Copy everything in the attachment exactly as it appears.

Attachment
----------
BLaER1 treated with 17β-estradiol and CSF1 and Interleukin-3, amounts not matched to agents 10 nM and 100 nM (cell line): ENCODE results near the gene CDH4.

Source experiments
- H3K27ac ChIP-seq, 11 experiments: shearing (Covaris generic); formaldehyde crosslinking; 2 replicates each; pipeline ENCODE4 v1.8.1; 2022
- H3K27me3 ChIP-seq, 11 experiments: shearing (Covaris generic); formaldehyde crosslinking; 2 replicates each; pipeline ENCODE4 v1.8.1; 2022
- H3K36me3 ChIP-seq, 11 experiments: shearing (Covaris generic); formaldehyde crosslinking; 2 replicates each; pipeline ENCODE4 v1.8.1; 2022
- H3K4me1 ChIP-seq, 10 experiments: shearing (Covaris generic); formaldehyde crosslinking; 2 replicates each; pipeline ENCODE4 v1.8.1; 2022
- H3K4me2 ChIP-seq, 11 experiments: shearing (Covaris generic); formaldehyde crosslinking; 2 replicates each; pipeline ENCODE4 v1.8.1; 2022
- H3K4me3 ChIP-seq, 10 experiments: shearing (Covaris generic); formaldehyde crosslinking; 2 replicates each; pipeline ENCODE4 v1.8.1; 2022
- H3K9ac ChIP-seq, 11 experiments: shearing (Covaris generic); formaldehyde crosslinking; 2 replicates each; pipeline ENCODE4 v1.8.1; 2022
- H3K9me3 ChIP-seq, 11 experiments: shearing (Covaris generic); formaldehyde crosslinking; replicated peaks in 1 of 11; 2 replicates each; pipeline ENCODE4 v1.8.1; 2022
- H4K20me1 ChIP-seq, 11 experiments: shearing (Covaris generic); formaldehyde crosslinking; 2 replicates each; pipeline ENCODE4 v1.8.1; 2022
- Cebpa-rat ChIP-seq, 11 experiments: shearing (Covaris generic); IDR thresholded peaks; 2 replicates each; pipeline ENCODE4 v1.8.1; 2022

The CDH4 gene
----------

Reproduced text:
BLaER1 treated with 17β-estradiol and CSF1 and Interleukin-3, amounts not matched to agents 10 nM and 100 nM (cell line): ENCODE results near the gene CDH4.

Source experiments
- H3K27ac ChIP-seq, 11 experiments: shearing (Covaris generic); formaldehyde crosslinking; 2 replicates each; pipeline ENCODE4 v1.8.1; 2022
- H3K27me3 ChIP-seq, 11 experiments: shearing (Covaris generic); formaldehyde crosslinking; 2 replicates each; pipeline ENCODE4 v1.8.1; 2022
- H3K36me3 ChIP-seq, 11 experiments: shearing (Covaris generic); formaldehyde crosslinking; 2 replicates each; pipeline ENCODE4 v1.8.1; 2022
- H3K4me1 ChIP-seq, 10 experiments: shearing (Covaris generic); formaldehyde crosslinking; 2 replicates each; pipeline ENCODE4 v1.8.1; 2022
- H3K4me2 ChIP-seq, 11 experiments: shearing (Covaris generic); formaldehyde crosslinking; 2 replicates each; pipeline ENCODE4 v1.8.1; 2022
- H3K4me3 ChIP-seq, 10 experiments: shearing (Covaris generic); formaldehyde crosslinking; 2 replicates each; pipeline ENCODE4 v1.8.1; 2022
- H3K9ac ChIP-seq, 11 experiments: shearing (Covaris generic); formaldehyde crosslinking; 2 replicates each; pipeline ENCODE4 v1.8.1; 2022
- H3K9me3 ChIP-seq, 11 experiments: shearing (Covaris generic); formaldehyde crosslinking; replicated peaks in 1 of 11; 2 replicates each; pipeline ENCODE4 v1.8.1; 2022
- H4K20me1 ChIP-seq, 11 experiments: shearing (Covaris generic); formaldehyde crosslinking; 2 replicates each; pipeline ENCODE4 v1.8.1; 2022
- Cebpa-rat ChIP-seq, 11 experiments: shearing (Covaris generic); IDR thresholded peaks; 2 replicates each; pipeline ENCODE4 v1.8.1; 2022

The CDH4 gene